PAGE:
A past letter from Senator Hillary Clinton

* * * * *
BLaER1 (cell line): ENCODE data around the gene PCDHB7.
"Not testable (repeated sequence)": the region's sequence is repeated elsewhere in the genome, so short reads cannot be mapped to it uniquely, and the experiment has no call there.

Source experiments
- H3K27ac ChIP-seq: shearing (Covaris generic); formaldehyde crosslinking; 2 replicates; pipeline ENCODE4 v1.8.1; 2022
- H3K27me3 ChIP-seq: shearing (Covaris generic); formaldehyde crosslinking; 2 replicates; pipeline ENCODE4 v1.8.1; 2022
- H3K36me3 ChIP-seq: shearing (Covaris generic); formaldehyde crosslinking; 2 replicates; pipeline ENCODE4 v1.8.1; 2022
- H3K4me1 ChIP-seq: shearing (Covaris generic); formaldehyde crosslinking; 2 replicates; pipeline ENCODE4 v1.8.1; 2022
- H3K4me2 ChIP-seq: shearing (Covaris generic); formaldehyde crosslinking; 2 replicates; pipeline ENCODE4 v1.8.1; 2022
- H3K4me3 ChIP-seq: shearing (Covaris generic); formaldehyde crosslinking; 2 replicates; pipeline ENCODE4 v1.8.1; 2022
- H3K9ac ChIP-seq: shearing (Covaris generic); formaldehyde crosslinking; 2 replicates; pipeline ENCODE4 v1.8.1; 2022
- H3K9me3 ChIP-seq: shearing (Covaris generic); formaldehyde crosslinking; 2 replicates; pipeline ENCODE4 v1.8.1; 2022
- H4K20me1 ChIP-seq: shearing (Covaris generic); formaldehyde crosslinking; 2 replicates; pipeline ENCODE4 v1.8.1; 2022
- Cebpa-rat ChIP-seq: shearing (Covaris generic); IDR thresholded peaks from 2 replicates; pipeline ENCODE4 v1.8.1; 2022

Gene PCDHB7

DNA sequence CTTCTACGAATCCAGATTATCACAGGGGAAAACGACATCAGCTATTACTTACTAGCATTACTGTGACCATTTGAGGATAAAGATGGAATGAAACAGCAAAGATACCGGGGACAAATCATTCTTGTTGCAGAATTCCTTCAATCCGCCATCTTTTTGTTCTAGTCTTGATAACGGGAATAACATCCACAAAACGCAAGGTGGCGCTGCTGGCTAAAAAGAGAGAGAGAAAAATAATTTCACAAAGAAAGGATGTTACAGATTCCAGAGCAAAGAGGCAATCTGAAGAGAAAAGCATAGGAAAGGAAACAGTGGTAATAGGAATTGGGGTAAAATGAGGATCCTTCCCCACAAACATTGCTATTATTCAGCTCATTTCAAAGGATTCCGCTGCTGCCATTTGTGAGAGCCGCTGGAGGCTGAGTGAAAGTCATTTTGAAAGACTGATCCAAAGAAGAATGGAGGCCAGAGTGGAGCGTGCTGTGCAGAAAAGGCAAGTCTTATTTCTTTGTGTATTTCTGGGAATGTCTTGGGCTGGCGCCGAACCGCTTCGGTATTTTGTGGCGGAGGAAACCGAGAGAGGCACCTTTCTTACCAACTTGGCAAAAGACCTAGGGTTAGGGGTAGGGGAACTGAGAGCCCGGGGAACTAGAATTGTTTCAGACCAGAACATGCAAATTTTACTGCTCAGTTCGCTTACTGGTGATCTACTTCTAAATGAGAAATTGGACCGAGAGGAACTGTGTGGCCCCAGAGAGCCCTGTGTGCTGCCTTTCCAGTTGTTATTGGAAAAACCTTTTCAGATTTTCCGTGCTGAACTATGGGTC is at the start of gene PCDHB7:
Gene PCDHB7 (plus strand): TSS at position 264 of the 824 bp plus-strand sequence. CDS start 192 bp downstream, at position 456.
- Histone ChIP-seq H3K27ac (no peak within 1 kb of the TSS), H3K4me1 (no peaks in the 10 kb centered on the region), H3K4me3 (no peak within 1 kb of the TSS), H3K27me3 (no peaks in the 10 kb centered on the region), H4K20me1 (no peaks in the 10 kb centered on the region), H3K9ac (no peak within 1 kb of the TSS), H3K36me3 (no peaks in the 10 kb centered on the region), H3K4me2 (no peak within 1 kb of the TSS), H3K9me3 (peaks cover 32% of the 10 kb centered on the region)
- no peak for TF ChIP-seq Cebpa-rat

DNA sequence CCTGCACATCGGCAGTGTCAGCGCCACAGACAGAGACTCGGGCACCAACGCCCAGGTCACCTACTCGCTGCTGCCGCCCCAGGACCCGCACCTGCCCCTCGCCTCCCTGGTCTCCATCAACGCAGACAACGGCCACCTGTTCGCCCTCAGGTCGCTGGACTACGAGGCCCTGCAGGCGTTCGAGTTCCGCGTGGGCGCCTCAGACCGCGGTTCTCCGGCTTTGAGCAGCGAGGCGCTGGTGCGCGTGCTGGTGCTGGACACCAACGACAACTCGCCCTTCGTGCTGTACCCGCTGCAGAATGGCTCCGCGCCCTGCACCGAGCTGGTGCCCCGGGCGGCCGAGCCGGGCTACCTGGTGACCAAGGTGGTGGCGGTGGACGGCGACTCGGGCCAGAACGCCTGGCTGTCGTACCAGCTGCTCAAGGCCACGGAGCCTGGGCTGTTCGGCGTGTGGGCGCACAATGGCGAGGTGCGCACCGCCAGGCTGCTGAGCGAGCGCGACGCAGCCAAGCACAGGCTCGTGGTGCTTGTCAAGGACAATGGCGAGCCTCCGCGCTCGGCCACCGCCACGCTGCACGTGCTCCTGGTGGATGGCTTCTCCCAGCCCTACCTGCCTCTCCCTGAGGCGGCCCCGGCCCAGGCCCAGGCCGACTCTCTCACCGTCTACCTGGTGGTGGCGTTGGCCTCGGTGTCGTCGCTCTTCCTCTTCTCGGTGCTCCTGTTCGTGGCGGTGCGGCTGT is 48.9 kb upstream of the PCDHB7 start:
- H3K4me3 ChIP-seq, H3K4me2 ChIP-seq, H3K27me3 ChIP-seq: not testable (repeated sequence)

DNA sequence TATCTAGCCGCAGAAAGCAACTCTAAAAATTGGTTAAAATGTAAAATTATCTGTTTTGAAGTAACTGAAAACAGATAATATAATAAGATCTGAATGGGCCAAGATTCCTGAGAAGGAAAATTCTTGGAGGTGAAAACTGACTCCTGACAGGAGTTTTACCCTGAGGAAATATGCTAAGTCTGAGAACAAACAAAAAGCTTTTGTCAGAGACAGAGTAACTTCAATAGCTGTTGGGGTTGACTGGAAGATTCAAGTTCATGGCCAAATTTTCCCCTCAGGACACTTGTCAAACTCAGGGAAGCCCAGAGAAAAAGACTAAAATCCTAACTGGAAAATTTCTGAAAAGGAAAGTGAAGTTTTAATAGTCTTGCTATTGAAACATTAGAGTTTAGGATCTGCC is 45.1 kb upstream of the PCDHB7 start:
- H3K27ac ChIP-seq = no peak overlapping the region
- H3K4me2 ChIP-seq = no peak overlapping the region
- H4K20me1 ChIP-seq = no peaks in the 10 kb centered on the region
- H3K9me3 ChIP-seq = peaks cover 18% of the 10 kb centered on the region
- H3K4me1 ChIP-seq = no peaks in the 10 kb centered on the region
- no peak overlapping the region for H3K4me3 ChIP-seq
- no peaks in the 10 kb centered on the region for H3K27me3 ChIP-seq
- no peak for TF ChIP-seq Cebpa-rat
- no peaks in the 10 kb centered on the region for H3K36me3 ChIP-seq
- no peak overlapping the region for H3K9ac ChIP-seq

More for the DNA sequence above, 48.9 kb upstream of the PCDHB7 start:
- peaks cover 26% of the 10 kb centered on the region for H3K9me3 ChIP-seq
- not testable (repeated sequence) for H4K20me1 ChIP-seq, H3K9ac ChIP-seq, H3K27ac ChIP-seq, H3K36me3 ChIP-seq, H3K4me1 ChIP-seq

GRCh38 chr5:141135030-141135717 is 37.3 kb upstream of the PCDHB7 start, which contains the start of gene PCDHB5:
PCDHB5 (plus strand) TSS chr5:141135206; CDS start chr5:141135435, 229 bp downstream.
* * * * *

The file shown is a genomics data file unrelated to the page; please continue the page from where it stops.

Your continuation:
Hello! I decided to re-post a blog from last year that was truly special; please read on: I am honored to have received an email from Sen. Hillary Rodham Clinton regarding the future of Internet Radio which I would like to share with you: Dear Mr. Taylor: Thank you for taking the time to contact me regarding the proposed new royalty rates for online radio. I always enjoy hearing from New Yorkers about challenging public policy issues that are important to them, and I particularly appreciate your concerns regarding the future of I nternet radio. As you may know, I am a strong supporter of maintaining an open Internet that fosters innovation. No other communications medium in recent history has had such a profound impact on the expression of speech, education, the dissemination of information and the exchange of ideas. Online radio is a great example of how the Internet has helped to cultivate innovation and offered consumers access to new an d personalized information. However, the great technological and commercial progress that has come with the ongoing development of the Internet has also brought with it numerous new public policy dilemmas, such as how to balance copyright protection for music and other property with the innovation that the Internet continues to cultivate. As you know, in March 2007 the Copyright Royalty Board (CRB) proposed a new online radio royalty structure, which would amend the system that has been in place since 2002 and establish a new scale for royalties charged to Internet radio companies on a per-song, per-listener basis. The proposed rates will begin at 0.08 cents per song per listener, retroactive to January 1, 2006 , and will reach 0.19 cents per song per listener in 2010. The CRB has since announced that it will hear appeals of its previous ruling. Your concerns about this matter are significant and I hope that this period for appeal will enable the CRB to carefully consider points of view like yours. Thank you again for sharing your concerns regarding these important Internet radio issues with me. Please be assured that I will continue to follow this issue closely and that I will keep your views in mind in the future if related measures come before the Senate. For more informa tion on my support for an open I nternet and other important issues before the United States Senate, please visit my website at http://clinton.senate.gov . Sincerely, Senator Hillary Rodham Clinton I feel that this is indeed, encouraging news and if the CRB truly hears the voice of the people, then Internet radio can continue to thrive! I encourage any American who loves the freedom of choice to write to Senator Clinton as a step towards guarding the spirit of music on the Web. Millions of independent musicians like myself will thank you!:)BKT Update: Well, now that a year has passed there is indeed good news concerning this issue: The Senate has recently approved the Webcaster Settlement Act which enables healthy royalty negotiations between copyright owners of songs and Internet Radio. President Bush has to sign it. I know that the economy is first priority, of course, but I think that it is a step in the right direction. If you want to read the full article,look below. Senate Approves Webcaster Settlement Act Solution for Webcasters May Be Nearing WASHINGTON D.C. – Legislation authorizing SoundExchange to negotiate royalty agreements with webcasters on behalf of copyright owners and performers before the end of the year has been approved by the U.S. Senate. The Webcaster Settlement Act of 2008 (H.R. 7084), passed unanimously in the House of Representatives earlier this week, was approved by the Senate yesterday evening and now awaits President Bush’s signature. “This legislation is not the final answer,” said SaveNetRadio spokesperson, Jake Ward, “but it is an essential step toward a lasting and much-needed solution. For more than eighteen months, our champions in Congress have fought battle after battle to ensure Internet radio’s survival and the prosperity of independent artists; that fight has not been in vain. The SaveNetRadio campaign and its members thank the original sponsors of the Internet Radio Equality Act, Congressman Jay Inslee, Congressman Donald Manzullo, Senator Ron Wyden and Senator Sam Brownback for their tireless support and leadership for innovators and artists. We also thank Chairman Berman, Chairman Conyers, Chairman Leahy, and Ranking Members Smith and Specter for their leadership in support of the Webcaster Settlement Act. Thanks to them and many others in both the House and the Senate, today’s approval of the Webcaster Settlement Act has cleared the way for private negotiations that hopefully will confirm Internet radio’s future.” The Webcaster Settlement Act specifically authorizes Internet radio services and agents for copyright owners and performers to negotiate new royalty agreements retroactive to 2005, and could potentially resolve future disputes through 2015. The bill (H.R. 7084), was originally introduced in the U.S. House of Representatives by Congressman (D–WA) Jay Inslee and co-sponsored by Reps. Howard Berman (D-CA), Donald Manzullo (R-IL), John Conyers (D-MI) and Lamar Smith (R-TX). BACKGROUND: A March 2, 2007, decision by the Copyright Royalty Board (CRB), a division of the Library of Congress charged with establishing performance royalty rates for “digital radio” broadcasters, increased rates for webcasters by an unjustified and unprecedented 300 to 1200 percent. Since the Copyright Royalty Board (CRB) increase royalty rates for webcasters 16 months ago, there has been an immediate and devastating effect on Internet radio services. Three of the most-listened-to services (AOL Radio, Yahoo! Radio and Pandora) have either left the business, limited listener access to their services, or announced they are likely to shut down in the near future if royalties are not significantly reduced. Just as importantly from the perspective of the artists that depend upon Internet radio, recent Arbitron data demonstrates clearly that royalty-paying webcast listening has diminished substantially since the CRB decision. Legislation introduced in May of 2007 to correct the discrepancy between Internet radio and cable and satellite radio providers by establishing an equal rate for all digital radio – cable, satellite and internet radio – at 7.5% of revenue has been cosponsored by more than 150 Members of Congress. The Internet Radio Equality Act (S. 1353/H.R. 2060) was introduced in the U.S. Senate by Ron Wyden (D-OR) and Sam Brownback (R-KA) and in the House by Congressman Jay Inslee (D-WA) and Don Manzullo (R-IL). For more information on the SaveNetRadio coalition visit www.savenetradio.org Privacy/Legal | Link Kit | Contact